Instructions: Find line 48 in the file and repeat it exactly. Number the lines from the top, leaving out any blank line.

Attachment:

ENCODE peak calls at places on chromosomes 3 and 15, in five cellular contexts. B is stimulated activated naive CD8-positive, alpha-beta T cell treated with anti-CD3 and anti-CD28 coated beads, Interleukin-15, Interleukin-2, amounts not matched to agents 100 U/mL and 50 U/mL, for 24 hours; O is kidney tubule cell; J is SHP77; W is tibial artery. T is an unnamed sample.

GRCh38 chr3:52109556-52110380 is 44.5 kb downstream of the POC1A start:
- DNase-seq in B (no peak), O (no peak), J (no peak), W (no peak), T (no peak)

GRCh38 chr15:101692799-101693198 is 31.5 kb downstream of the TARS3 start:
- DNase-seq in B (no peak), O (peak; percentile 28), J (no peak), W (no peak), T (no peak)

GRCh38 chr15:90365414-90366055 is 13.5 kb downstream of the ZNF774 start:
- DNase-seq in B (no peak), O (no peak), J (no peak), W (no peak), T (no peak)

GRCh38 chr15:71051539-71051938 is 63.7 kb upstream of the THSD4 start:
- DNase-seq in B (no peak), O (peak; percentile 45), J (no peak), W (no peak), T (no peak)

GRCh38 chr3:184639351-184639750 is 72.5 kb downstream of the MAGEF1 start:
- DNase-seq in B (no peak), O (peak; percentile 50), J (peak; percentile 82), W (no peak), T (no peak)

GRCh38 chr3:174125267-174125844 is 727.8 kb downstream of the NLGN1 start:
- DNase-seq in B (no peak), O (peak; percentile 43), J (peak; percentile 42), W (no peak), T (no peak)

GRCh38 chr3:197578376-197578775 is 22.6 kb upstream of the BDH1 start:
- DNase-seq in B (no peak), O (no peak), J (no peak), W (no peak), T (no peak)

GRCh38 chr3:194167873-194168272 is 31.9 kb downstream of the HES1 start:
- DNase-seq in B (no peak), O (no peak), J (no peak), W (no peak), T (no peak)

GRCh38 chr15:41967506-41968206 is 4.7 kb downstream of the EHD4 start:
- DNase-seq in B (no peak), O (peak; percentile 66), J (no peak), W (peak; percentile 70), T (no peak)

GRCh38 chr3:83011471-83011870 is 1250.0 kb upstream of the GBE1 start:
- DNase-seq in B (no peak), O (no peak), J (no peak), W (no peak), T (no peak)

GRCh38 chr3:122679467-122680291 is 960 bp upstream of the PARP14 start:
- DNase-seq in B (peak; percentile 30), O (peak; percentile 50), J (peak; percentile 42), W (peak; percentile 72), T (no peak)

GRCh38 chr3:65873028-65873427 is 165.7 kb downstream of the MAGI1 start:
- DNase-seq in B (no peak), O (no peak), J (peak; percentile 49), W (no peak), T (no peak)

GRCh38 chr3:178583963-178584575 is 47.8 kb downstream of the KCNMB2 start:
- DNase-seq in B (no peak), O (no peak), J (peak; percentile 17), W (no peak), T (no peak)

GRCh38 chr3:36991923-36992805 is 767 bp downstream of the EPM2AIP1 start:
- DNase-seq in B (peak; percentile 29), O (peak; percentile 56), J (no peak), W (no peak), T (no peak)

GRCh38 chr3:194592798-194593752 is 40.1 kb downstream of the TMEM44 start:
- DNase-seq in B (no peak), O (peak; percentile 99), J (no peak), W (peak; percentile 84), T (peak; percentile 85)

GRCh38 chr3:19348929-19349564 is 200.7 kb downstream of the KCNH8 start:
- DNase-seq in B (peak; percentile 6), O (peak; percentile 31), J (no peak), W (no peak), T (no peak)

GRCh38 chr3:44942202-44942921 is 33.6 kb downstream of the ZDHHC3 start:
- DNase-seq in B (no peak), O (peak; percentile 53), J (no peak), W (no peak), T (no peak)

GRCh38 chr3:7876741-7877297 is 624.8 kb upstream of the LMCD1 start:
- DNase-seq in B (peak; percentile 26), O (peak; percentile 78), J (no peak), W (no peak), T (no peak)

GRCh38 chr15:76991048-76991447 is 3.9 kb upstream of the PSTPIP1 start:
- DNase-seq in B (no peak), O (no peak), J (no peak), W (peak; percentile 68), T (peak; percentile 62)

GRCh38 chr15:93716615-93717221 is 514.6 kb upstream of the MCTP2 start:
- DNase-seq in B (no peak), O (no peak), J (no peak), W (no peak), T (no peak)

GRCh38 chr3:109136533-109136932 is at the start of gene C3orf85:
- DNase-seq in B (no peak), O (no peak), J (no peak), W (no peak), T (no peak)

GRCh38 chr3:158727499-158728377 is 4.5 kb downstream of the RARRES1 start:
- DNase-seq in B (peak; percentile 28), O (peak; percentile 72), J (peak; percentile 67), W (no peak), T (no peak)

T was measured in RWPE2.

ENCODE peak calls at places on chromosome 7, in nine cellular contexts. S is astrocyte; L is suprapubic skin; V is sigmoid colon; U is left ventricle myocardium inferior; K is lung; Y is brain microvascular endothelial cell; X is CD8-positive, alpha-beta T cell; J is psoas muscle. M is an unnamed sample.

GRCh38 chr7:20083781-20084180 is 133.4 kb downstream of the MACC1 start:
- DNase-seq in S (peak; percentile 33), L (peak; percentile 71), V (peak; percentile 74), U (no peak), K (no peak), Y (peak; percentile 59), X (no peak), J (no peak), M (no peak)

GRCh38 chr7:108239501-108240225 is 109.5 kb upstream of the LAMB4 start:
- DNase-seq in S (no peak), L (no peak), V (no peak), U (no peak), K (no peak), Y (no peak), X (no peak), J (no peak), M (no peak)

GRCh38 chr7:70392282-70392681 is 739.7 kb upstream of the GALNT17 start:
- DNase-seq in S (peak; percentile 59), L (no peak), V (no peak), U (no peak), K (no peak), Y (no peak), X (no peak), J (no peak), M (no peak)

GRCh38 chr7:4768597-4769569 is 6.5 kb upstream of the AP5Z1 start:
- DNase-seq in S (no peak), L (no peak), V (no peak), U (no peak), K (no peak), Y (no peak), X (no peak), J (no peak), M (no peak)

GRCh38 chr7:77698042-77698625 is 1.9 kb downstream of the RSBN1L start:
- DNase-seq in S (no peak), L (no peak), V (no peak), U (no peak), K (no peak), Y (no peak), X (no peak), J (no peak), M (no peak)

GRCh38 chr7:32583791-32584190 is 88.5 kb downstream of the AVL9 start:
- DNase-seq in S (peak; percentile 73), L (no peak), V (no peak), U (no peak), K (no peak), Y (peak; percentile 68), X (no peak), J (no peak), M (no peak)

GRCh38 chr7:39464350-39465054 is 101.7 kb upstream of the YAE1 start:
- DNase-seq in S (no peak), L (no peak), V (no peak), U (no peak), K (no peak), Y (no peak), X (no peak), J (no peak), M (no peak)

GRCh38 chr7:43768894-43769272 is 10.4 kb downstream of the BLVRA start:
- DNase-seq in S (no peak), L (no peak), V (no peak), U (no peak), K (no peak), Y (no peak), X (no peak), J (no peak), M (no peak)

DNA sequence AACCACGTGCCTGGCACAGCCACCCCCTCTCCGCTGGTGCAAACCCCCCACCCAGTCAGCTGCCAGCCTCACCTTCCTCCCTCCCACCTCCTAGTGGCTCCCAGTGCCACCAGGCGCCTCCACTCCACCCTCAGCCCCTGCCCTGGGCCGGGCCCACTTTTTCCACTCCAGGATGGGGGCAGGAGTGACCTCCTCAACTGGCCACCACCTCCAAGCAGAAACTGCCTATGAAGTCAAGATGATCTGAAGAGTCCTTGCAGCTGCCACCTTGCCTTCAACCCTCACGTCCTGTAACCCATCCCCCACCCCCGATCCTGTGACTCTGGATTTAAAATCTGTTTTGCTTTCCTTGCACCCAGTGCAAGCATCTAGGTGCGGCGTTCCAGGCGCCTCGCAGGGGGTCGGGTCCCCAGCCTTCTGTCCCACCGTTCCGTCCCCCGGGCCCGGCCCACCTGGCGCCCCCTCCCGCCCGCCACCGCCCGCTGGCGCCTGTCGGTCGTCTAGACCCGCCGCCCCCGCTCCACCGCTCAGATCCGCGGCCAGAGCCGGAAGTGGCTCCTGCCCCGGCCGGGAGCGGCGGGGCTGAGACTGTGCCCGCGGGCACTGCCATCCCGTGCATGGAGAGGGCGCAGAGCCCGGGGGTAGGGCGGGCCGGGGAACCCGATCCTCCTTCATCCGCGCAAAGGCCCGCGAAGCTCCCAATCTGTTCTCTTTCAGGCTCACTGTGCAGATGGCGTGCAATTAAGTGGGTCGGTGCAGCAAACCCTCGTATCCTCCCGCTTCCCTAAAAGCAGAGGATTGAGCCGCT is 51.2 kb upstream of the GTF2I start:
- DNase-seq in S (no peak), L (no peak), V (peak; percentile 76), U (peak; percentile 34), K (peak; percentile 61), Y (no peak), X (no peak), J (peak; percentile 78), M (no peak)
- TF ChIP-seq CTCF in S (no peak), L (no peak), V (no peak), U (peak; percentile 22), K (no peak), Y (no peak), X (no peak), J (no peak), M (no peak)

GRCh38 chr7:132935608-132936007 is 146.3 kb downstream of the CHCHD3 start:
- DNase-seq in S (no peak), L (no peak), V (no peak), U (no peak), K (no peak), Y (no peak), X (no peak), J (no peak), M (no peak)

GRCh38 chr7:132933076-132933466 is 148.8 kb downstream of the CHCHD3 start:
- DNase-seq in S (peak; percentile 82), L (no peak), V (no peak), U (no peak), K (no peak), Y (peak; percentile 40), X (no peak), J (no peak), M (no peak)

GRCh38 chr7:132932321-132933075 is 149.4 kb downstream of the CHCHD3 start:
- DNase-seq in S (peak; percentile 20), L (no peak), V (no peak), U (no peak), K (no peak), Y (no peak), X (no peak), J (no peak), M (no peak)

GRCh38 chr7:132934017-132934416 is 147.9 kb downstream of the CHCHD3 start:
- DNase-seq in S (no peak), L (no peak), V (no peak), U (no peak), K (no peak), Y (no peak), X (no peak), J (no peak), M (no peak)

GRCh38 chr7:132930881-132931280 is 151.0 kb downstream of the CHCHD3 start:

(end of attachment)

GRCh38 chr7:20083781-20084180 is 133.4 kb downstream of the MACC1 start: